FABER is an independent cultural centre in a rehabilitated factory building located on the banks of the river Bega in Timisoara, Romania. Its mission is to “create sustainable projects that have the power to change the cultural, social and creative scene” of the city. The name FABER (“smith” in Latin) has a double meaning: it pays homage to the Farber family that historically owned the industrial site and to the philosophical concept of “Homo Faber” – the human being as a creator. The founding partners include actors from the local IT community (Valentin and Cristina Mureșan and Adrian Eirmescu), from the cultural centre and social enterprise AMBASADA and the architecture studio FOR, which was the main force in the planning as well as in the construction process. We spoke with FABER founding partner and FOR architect Oana Simionescu about her journey from coordinating the BETA Architecture Biennial that focuses in 2022 on “the city as a common good’, through her involvement with the Capital of Culture Timisoara to the idea and realisation of FABER. We also cover why buying a building serves the long-term perspective of the initiative, the potentials and challenges of being on an industrial site, the process of securing finances and designing a governance structure and what impact FABER has on its surroundings
Could you introduce yourself?
I’m an architect from Timisoara. Like many people who studied here, I have been working abroad. Specifically, in Copenhagen, I found the inspiration that I needed in order to come back and work on relevant issues for the community that I belong to. Professionally, I coordinated the BETA Architecture Biennial in Timisoara. I am a member of the Romanian Order of Architects where I am the treasurer at the national level but I was also involved with the local branch.
I have always been concerned about the impact architects can have on a city and the community and this has influenced the structure of our architecture company, FOR. It’s not a straightforward architectural office. We also have a co-working space and a design studio. This approach led us at some point to try to find even more partners in our community to transform Timisoara and to generate an experience that integrates work but also culture, leisure and education. This is how FABER came into my professional life.
How did you want to change the local architectural culture in the period when you returned to Timisoara?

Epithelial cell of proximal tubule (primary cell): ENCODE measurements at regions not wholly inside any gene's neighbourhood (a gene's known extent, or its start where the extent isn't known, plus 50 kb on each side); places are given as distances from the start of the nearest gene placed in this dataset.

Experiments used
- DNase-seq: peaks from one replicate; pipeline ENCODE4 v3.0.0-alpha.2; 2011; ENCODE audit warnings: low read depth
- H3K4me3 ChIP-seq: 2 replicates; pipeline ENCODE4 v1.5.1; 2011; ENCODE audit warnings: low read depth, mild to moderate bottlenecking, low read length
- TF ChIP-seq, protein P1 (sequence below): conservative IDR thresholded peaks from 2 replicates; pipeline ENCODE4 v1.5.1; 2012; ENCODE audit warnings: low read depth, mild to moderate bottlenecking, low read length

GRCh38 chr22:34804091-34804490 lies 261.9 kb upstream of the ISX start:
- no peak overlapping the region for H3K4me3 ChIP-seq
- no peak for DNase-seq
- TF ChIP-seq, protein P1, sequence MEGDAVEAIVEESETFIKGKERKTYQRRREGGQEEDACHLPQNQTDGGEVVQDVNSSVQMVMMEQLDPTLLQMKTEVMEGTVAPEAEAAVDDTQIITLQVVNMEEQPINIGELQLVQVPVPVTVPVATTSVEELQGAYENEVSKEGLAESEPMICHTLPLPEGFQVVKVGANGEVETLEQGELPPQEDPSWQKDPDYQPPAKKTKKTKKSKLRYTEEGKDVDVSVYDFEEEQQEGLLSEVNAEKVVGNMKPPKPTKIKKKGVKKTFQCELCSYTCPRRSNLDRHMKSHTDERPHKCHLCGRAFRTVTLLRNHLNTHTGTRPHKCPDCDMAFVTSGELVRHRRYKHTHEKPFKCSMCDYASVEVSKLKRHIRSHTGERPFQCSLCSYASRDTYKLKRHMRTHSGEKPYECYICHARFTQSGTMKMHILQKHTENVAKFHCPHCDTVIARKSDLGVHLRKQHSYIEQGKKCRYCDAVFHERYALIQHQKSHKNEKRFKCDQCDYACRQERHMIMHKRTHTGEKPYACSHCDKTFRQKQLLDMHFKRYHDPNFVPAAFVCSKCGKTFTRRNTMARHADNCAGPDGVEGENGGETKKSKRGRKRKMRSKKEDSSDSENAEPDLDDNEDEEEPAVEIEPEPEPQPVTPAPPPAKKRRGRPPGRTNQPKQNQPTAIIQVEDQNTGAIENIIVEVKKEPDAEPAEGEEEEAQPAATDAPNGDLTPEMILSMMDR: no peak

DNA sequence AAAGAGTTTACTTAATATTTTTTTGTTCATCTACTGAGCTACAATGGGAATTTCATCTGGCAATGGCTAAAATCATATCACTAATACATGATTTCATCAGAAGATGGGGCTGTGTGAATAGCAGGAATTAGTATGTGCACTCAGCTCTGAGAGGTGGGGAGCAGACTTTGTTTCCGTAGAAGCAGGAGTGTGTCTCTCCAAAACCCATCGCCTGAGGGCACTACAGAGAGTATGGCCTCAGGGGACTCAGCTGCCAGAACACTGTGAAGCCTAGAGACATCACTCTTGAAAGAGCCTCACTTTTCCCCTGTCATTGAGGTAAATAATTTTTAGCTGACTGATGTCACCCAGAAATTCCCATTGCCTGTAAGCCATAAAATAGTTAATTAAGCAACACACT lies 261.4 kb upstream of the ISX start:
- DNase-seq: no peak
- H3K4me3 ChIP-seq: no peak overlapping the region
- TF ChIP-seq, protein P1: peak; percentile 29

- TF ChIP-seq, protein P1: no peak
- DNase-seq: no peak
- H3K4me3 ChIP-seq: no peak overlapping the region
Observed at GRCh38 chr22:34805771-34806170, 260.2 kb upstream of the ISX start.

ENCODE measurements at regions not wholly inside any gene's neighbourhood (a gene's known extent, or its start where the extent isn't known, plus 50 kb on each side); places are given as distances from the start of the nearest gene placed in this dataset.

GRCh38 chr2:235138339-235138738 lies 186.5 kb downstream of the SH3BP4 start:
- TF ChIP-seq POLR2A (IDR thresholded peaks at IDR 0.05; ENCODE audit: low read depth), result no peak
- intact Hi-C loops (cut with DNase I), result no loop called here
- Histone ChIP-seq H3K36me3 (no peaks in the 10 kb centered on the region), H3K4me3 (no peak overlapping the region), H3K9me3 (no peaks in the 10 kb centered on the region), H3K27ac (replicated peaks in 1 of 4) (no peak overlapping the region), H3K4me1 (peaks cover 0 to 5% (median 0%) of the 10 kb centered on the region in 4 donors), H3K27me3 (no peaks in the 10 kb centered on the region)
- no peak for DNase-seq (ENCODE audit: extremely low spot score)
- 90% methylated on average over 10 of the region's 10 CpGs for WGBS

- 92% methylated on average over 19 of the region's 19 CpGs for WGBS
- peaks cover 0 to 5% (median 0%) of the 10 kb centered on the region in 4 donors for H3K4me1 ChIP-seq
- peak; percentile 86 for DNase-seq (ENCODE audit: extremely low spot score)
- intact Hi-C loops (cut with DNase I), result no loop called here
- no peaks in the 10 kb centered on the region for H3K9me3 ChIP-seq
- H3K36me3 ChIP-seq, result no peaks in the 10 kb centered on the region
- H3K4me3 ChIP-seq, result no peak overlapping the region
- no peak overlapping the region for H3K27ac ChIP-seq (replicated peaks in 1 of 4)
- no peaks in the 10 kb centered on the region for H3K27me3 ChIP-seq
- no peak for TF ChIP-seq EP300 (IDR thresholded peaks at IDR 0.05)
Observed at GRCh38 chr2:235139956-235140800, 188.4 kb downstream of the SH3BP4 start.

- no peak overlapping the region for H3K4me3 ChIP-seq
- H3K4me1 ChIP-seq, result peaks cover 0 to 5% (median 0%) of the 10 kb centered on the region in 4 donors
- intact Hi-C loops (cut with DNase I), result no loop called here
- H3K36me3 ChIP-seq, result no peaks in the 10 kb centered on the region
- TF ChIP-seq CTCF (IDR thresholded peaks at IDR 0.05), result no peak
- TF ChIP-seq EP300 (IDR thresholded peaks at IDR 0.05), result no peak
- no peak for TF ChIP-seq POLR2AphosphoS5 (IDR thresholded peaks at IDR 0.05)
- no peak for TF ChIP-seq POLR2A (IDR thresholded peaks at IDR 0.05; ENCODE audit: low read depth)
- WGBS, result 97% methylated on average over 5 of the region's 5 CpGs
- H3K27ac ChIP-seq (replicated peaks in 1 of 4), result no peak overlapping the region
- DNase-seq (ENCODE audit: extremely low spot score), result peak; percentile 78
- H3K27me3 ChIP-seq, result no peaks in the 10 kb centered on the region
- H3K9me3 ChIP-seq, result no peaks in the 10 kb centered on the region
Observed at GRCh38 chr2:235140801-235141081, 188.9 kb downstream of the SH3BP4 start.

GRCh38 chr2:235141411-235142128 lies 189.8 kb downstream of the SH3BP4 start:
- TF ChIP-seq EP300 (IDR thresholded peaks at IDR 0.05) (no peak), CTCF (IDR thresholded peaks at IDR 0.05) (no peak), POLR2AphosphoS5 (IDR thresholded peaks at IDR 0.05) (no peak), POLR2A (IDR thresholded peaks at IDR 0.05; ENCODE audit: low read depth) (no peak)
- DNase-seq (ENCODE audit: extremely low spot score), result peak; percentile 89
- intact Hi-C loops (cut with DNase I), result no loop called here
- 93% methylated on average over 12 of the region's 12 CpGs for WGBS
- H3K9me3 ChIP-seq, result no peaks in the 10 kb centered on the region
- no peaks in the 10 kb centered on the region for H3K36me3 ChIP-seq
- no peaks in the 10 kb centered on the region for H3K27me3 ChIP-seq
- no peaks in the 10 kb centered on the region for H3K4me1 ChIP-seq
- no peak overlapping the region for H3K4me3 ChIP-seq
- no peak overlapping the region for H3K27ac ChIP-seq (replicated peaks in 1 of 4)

The professional community here does not have enough energy and is not involved enough in the problems of the community beyond the professional interests we normally have. Together with other local architects we participated in a local competition with the aim to organise annual architecture events here, which later became the bi-annual BETA Architecture Biennial. Our programme was to develop all sorts of events that connect the local community with the professionals. Before, all the events organised by the Order of Architects were addressing the specificities of the architectural profession, without connecting with the local community. We wanted to move it towards an inclusive dialogue, trying to understand in a more open way what the community’s needs are, or the needs of specific areas.
We developed a programme with three main pillars. The first pillar is education. We tried to develop programmes together with schools in the European region. A result of that is the Triplex Confinium Project which is a European program we do with the Faculty of Architecture here in Timisoara, with partners in Budapest, Debrecen, Bucharest, Novi Sad, Sofia and Cluj-Napoca. Basically we created a consortium, looking at the knowledge of these different schools and how we can understand the problems of this specific territory. It aims to find answers that are more interdisciplinary, contemporary and relevant from the perspective of the architectural profession. It is always about the question: what needs to be built or what could be the role of the architect in Banat’s hinterland?
The second pillar is the city. We tried to look at general problems and to understand how these problems can be solved in a collaborative manner. In 2015 we organised an exhibition together with KÉK, looking into problems and solutions for Eastern Europe’s urban environments and we were debating how hard it is to implement solutions together with the administrations from this Euroregion. We also had a big exhibition about housing in 2018, looking at the stock of collective housing in Romania and exploring different perspectives on housing. The biennial also has a programme that was built together with the European Capital of Culture initiative, called “Look at the City” which is about whether urban space has meaning in the life of local communities. The project aims to build characters out of specific urban spaces to make easier connections between the spaces and the local communities.
The third pillar is profession, looking at more classical issues through debates amongst architects. It was a wide ranging programme.
One of the most interesting things about the BETA Architecture Biennial in Timisoara is its European-regional quality and the fact it got us talking: Romanians, Hungarians, Serbians, who have similar problems. For example, the best practice competitions that usually happen for annuals and biennials of architecture are really interesting because you can see projects from these three countries so you can debate, and understand how different types of policies in these countries intervene in the quality of the projects. I would say this is the one of the best things about BETA, that it is looking at the European region.